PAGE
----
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Next, enter the exact text for each result returned by the formula and select the desired graphical indicator from the drop down menu.  The next two figures show the indicators defined for this example:

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Note that if the text for the graphical indicators is not exactly as it appears in the formula, the indicator will not appear.

Now close the windows and go back to our original custom view.  You can hide the % Complete columns if you haven’t done that already.  Here’s what the current schedule looks like:

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The current date is today, 2/18/13, and is indicated by the red dashed line.  The status date is this past Friday, 2/15/13, and is indicated by the blue dashed line.  You can see that we have completed several tasks since last week, but we have issues with several other tasks.  Filtering on each of the results is one way to zero in on specific types of tasks during a status review.

The meeting might start by filtering on the green check marks (Complete) and celebrating a job well done.  Next, we could deal with Activity 1-4 (Overdue) and Activity 1-5 (Late Start) and reschedule the unfinished work.  That would allow us to see a more realistic plan for Activity 1-6, which is marked “Starts Soon.”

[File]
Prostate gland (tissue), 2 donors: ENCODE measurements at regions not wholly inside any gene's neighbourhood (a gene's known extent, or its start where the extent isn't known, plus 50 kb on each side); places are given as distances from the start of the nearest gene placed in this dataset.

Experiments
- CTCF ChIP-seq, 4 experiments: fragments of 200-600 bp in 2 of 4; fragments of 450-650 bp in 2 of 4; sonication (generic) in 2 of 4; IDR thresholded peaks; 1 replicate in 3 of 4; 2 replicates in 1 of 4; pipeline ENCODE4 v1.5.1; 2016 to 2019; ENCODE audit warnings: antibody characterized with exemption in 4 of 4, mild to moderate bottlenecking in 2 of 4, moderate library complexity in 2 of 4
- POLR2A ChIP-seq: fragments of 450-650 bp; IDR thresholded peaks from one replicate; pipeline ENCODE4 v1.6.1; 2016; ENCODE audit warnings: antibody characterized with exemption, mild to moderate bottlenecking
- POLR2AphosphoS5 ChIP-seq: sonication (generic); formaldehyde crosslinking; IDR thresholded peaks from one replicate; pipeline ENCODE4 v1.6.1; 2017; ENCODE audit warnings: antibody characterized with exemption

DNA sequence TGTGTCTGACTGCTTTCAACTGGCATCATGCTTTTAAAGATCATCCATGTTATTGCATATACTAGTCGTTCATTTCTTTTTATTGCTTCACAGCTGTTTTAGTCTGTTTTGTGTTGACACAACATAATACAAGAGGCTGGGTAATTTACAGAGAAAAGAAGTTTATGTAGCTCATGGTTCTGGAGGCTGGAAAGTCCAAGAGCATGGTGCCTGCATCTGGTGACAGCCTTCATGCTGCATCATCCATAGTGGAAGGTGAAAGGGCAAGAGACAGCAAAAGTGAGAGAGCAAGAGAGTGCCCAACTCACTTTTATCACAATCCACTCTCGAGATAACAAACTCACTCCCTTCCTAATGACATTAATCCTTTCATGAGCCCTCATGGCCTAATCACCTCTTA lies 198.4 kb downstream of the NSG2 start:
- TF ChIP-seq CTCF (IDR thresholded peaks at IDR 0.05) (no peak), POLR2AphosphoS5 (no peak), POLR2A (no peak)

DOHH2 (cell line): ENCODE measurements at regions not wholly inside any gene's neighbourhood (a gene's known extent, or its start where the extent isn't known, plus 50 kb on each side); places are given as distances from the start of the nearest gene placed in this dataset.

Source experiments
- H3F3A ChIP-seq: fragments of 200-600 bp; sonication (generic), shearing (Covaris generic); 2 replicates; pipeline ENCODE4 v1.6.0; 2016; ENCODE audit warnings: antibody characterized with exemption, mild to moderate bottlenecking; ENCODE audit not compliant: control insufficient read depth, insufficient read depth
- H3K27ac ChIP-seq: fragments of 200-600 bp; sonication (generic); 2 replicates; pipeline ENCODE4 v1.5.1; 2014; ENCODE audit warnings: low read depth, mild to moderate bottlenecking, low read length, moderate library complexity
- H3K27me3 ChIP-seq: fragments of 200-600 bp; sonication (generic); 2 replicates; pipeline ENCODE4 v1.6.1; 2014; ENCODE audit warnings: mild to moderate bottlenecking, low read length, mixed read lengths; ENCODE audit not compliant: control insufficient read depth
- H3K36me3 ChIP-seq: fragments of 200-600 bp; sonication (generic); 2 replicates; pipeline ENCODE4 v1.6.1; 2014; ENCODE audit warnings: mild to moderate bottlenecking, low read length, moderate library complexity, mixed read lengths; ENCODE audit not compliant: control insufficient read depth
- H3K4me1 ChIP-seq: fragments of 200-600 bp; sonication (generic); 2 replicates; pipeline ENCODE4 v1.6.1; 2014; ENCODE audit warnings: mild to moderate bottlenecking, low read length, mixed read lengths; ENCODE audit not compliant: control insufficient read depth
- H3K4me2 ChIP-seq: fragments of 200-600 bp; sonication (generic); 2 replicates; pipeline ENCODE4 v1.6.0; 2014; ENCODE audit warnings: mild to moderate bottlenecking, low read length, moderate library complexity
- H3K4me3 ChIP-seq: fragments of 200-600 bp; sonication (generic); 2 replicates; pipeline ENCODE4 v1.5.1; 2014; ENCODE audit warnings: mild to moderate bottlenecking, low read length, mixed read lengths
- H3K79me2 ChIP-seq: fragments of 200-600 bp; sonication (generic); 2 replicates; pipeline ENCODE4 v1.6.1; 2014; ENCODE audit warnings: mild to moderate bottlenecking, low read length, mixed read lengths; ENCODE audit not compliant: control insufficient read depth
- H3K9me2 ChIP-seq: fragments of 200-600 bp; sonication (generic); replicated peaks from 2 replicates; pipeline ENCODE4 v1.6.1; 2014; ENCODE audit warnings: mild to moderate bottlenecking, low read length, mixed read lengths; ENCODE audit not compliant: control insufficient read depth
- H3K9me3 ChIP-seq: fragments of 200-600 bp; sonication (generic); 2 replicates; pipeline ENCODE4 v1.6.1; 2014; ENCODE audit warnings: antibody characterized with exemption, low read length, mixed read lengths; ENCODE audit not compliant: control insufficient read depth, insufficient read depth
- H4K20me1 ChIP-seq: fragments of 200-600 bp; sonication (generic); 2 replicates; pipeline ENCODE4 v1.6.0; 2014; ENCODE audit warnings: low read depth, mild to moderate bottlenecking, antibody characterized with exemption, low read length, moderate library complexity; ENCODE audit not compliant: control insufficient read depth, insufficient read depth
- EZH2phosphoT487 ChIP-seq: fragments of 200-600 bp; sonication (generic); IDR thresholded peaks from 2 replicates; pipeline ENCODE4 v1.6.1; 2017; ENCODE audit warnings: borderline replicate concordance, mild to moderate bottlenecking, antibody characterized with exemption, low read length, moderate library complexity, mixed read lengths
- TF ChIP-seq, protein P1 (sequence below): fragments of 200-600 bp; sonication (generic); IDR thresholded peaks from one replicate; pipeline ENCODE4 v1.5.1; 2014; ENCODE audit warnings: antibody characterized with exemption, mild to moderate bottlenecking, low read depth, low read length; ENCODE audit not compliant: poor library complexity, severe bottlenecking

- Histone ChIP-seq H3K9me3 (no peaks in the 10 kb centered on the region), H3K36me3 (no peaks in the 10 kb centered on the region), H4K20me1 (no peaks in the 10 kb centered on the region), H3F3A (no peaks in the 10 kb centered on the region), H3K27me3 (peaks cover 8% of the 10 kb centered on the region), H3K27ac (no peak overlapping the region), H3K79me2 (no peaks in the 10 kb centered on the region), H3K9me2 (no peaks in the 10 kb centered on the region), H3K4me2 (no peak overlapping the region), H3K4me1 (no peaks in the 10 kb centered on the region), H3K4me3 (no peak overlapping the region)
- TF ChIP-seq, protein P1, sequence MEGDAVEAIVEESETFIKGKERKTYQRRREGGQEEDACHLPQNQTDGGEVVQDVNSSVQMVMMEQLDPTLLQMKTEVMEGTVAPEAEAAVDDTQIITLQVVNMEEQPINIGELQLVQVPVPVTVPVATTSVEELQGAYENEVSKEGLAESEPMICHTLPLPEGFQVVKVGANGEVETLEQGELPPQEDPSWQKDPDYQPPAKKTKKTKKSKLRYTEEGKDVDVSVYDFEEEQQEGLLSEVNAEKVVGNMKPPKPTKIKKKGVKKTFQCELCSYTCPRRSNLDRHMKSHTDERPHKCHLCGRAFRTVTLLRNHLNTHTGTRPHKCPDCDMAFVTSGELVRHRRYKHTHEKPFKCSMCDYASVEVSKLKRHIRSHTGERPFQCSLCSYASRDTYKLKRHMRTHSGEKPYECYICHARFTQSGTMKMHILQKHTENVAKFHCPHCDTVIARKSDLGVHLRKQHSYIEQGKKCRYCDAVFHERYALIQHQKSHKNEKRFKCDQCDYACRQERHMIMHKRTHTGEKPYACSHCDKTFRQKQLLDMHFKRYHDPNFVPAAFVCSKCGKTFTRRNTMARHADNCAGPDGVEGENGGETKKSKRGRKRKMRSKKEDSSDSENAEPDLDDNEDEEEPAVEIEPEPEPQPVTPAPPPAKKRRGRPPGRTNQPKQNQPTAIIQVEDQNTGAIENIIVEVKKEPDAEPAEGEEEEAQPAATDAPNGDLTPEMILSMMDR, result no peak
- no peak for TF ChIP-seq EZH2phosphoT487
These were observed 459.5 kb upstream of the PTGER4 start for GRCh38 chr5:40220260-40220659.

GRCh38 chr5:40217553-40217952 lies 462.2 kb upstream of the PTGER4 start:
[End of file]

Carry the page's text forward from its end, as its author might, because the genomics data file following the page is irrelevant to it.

Next we could look at the activities marked “Needs Update” to find out why their progress is lagging.  Activity 2-4 should be 40% complete and it is only 10% complete.  Review/Approve Test Plan is 70% complete and should be 80% complete.  We can update the schedule with status from the Software Engineer and the Test Engineer.

This example showed how you can create graphical indicators that can be used for various levels of communication, visibility, and reporting.  We used a variety of indicators and a relatively complex formula.  It’s easy to scale this example down to make it simpler to suit a particular need.

Next week I’m thinking about covering how to create a product-oriented WBS and then create a schedule from that WBS.  Comments and questions are welcome as well as requests for other topics.